Sunday Bus Service Secures $4 Million

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The expansion of Suffolk County bus service to Sundays on a year-round basis, as opposed to just between Memorial Day and Columbus Day, has taken a step forward, with nearly $4 million freshly secured, Suffolk County Executive Steve Bellone and County Legislator Jay Schneiderman announced last week.

The New York Metropolitan Transit Council Program Finance and Administration Committee approved distributing about $3.97 million in federal funding over three years for expanded service starting in January 2014.

“It’s a lot of money,” said Mr. Schneiderman in a phone interview on Tuesday. “We’ve known for a long time that we need to expand bus service to Sundays.”

Touting a pilot program he launched a few years ago that brought Sunday bus service on a seasonal basis to the East End, he said this additional money will not only allow the service to run all year, but would also connect the East End to key areas throughout the county, as 10 year-round Sunday bus routes will be rolled out. Holidays and evenings will be included, as well.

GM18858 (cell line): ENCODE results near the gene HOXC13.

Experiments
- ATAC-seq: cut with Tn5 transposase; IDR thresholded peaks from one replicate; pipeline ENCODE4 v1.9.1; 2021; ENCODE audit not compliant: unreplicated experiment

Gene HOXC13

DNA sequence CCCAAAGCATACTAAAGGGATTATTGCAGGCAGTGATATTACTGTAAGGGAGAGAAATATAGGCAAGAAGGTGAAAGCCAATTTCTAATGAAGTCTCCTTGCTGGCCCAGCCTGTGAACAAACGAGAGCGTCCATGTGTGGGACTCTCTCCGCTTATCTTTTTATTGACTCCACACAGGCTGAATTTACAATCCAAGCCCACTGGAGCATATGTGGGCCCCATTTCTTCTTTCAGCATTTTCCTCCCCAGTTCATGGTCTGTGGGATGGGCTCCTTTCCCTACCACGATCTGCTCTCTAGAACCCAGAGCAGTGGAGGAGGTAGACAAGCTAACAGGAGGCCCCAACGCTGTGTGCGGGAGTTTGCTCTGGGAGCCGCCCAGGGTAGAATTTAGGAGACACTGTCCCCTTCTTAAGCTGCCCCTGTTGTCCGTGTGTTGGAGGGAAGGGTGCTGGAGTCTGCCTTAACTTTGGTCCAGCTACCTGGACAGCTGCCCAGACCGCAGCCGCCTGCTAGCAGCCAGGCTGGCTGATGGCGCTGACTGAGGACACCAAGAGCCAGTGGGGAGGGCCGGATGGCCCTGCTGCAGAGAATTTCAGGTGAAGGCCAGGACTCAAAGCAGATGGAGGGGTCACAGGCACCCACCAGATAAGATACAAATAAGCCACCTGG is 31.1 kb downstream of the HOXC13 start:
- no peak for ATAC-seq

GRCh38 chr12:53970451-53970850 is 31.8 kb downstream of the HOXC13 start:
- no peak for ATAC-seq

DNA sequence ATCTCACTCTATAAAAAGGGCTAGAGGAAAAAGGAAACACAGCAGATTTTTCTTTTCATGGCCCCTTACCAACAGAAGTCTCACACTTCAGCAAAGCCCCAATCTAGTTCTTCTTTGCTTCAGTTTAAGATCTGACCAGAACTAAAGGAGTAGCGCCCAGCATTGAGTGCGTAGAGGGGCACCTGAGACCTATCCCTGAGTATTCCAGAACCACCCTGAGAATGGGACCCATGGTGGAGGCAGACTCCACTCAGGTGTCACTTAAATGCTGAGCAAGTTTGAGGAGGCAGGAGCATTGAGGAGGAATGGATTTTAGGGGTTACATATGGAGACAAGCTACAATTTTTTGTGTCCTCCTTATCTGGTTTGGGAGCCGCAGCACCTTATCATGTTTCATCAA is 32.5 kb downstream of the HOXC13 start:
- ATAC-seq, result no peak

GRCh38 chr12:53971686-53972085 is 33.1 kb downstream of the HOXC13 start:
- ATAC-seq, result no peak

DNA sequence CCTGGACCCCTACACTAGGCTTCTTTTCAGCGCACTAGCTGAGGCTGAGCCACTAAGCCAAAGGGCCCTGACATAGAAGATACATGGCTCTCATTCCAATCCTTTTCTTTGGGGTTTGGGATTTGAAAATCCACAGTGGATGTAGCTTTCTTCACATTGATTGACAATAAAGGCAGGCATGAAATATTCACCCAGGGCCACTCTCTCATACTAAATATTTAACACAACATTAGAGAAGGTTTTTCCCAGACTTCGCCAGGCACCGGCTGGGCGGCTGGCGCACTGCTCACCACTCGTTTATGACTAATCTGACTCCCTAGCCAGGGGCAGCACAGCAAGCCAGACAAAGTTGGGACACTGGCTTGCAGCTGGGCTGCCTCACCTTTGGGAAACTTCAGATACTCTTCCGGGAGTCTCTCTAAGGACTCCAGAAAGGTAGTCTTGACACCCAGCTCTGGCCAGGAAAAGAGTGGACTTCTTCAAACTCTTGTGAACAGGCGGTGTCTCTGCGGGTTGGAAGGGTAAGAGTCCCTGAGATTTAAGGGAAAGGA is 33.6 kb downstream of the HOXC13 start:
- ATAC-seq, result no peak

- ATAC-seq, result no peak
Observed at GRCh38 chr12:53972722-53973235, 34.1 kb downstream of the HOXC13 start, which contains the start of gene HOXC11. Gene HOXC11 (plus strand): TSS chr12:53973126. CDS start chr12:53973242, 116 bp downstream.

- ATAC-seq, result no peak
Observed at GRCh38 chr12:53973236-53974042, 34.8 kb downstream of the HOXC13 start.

An additional 25-cent subsidy on the East End buses that goes toward Sunday service will be taken away, returning bus fare back to $2, he said.

Although the county is eyeing a start date of January 2014, Mr. Schneiderman said he hopes for an October roll-out. The federal funding would take effect in January, but he hopes to get the early roll-out using $1 million in state money that was made available from extra transportation assistance in this year’s state budget, he said. The county executive, he said, committed to using $1 million of a total additional amount of $2 million toward expanded services this year.

The Sunday route would include the S92 route, which runs between East Hampton, Riverhead and Orient Point, and, possibly, the 10C, which runs between East Hampton and Montauk.

Ridership figures, meanwhile, are surging, Mr. Schneiderman said, noting that making the bus available seven days a week made it more reliable for passengers.

Those who need to get to work on Sundays had to rely on having a car available to them at least one day until Sunday service started, he pointed out. Ridership then went up on weekdays, as well.

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